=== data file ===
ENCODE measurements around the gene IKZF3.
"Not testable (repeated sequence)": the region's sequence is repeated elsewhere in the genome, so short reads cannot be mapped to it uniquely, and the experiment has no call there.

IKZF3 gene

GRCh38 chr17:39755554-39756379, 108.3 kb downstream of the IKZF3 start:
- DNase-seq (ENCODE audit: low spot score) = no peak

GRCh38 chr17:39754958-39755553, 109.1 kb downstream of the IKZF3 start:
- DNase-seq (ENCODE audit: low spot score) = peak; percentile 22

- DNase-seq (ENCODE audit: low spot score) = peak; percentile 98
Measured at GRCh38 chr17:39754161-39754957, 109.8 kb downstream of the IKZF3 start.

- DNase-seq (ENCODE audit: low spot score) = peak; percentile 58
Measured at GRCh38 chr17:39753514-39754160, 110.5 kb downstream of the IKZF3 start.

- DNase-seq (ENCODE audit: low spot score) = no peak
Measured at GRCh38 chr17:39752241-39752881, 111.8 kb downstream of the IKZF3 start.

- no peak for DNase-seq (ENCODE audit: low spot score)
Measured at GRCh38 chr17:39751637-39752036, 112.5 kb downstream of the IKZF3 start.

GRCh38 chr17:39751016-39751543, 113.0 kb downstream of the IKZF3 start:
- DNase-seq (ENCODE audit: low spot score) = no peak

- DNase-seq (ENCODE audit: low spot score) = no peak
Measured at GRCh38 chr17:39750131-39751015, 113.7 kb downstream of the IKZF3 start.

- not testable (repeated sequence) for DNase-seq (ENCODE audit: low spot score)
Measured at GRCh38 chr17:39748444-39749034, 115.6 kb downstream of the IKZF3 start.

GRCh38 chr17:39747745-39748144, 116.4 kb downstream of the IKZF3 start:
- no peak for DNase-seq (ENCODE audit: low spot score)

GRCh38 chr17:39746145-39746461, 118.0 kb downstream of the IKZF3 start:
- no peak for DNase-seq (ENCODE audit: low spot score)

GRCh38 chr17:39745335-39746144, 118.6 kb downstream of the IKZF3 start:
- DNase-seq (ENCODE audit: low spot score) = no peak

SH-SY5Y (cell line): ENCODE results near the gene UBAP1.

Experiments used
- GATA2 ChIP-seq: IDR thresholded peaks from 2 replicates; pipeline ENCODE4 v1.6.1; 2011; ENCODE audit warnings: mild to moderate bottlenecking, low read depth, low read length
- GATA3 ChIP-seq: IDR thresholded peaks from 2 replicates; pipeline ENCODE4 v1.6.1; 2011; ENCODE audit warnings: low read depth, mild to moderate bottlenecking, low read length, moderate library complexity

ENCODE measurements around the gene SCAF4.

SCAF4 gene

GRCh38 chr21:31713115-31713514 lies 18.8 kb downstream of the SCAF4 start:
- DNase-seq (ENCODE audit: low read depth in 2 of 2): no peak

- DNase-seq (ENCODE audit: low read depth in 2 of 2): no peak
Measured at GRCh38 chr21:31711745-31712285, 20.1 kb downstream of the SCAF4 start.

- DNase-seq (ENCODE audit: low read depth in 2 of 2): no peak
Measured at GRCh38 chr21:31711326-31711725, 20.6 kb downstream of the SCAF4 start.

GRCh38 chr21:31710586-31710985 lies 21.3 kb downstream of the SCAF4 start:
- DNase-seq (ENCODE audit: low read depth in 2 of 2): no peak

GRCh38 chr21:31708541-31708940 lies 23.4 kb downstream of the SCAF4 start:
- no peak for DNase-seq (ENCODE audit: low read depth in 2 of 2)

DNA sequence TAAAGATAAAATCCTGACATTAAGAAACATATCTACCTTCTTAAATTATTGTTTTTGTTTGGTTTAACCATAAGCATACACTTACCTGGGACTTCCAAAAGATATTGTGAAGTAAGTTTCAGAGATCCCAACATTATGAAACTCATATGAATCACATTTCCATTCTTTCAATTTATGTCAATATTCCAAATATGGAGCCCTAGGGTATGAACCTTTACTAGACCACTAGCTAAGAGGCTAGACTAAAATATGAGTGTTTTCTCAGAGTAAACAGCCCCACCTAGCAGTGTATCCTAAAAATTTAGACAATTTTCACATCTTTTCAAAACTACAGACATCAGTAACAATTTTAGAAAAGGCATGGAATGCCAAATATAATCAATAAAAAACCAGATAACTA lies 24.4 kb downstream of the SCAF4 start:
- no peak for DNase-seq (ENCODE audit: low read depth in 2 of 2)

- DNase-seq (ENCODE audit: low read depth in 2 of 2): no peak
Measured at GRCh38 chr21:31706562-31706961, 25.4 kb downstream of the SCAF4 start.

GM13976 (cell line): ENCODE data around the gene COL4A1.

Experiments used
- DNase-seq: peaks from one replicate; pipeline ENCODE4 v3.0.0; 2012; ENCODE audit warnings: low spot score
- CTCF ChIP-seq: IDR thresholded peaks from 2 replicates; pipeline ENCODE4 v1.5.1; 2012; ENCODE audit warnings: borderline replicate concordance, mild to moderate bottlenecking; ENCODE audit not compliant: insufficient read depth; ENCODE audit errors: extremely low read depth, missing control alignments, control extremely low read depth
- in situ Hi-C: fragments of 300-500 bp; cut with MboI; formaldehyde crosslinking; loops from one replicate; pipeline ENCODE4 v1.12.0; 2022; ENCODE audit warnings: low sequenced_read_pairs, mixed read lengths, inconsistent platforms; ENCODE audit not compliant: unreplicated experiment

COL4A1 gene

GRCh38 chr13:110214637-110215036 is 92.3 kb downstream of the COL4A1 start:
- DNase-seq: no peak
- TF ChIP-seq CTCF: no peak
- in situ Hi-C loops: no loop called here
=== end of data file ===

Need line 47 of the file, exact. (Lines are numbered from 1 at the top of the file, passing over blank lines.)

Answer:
Measured at GRCh38 chr21:31706562-31706961, 25.4 kb downstream of the SCAF4 start.